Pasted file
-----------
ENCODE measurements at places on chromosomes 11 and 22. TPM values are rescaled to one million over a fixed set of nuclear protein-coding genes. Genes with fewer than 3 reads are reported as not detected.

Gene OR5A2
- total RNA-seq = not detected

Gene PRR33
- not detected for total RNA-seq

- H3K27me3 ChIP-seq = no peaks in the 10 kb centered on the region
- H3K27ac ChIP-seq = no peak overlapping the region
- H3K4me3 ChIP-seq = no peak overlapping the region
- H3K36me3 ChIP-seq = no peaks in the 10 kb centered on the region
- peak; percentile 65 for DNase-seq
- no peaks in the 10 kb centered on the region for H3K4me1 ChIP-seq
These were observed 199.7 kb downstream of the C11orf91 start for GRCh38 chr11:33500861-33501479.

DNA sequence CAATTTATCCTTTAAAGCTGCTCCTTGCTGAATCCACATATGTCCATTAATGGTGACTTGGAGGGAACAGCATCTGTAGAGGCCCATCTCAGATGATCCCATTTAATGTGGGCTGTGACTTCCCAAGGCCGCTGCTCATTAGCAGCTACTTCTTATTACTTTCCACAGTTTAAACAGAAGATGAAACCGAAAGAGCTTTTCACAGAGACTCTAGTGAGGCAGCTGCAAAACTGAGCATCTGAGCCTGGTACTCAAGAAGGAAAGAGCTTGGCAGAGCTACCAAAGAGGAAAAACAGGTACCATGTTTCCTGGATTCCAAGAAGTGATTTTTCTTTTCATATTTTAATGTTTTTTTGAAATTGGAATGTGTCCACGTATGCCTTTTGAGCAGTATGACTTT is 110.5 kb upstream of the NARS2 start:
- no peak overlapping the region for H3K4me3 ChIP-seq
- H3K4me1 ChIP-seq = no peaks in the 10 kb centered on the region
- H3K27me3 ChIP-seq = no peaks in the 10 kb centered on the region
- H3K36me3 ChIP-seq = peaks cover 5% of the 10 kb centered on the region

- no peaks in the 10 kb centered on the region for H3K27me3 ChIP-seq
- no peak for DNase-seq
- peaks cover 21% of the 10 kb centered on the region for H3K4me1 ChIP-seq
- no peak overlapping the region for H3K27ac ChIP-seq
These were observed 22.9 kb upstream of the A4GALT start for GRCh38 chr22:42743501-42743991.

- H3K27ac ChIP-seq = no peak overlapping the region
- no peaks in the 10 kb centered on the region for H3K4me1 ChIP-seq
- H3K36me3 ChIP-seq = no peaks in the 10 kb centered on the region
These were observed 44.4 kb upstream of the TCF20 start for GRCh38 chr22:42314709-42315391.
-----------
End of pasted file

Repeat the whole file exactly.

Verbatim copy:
ENCODE measurements at places on chromosomes 11 and 22. TPM values are rescaled to one million over a fixed set of nuclear protein-coding genes. Genes with fewer than 3 reads are reported as not detected.

Gene OR5A2
- total RNA-seq = not detected

Gene PRR33
- not detected for total RNA-seq

- H3K27me3 ChIP-seq = no peaks in the 10 kb centered on the region
- H3K27ac ChIP-seq = no peak overlapping the region
- H3K4me3 ChIP-seq = no peak overlapping the region
- H3K36me3 ChIP-seq = no peaks in the 10 kb centered on the region
- peak; percentile 65 for DNase-seq
- no peaks in the 10 kb centered on the region for H3K4me1 ChIP-seq
These were observed 199.7 kb downstream of the C11orf91 start for GRCh38 chr11:33500861-33501479.

DNA sequence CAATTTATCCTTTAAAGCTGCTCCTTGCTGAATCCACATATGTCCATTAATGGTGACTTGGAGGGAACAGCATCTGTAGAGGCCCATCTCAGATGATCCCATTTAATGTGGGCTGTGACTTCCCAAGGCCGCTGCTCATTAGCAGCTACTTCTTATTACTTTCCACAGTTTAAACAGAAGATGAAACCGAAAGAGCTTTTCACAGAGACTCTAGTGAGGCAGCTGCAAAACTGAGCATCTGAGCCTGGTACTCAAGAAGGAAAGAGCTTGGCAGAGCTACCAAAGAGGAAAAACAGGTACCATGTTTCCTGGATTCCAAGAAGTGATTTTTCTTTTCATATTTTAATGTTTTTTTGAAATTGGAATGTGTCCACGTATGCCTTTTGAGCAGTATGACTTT is 110.5 kb upstream of the NARS2 start:
- no peak overlapping the region for H3K4me3 ChIP-seq
- H3K4me1 ChIP-seq = no peaks in the 10 kb centered on the region
- H3K27me3 ChIP-seq = no peaks in the 10 kb centered on the region
- H3K36me3 ChIP-seq = peaks cover 5% of the 10 kb centered on the region

- no peaks in the 10 kb centered on the region for H3K27me3 ChIP-seq
- no peak for DNase-seq
- peaks cover 21% of the 10 kb centered on the region for H3K4me1 ChIP-seq
- no peak overlapping the region for H3K27ac ChIP-seq
These were observed 22.9 kb upstream of the A4GALT start for GRCh38 chr22:42743501-42743991.

- H3K27ac ChIP-seq = no peak overlapping the region
- no peaks in the 10 kb centered on the region for H3K4me1 ChIP-seq
- H3K36me3 ChIP-seq = no peaks in the 10 kb centered on the region
These were observed 44.4 kb upstream of the TCF20 start for GRCh38 chr22:42314709-42315391.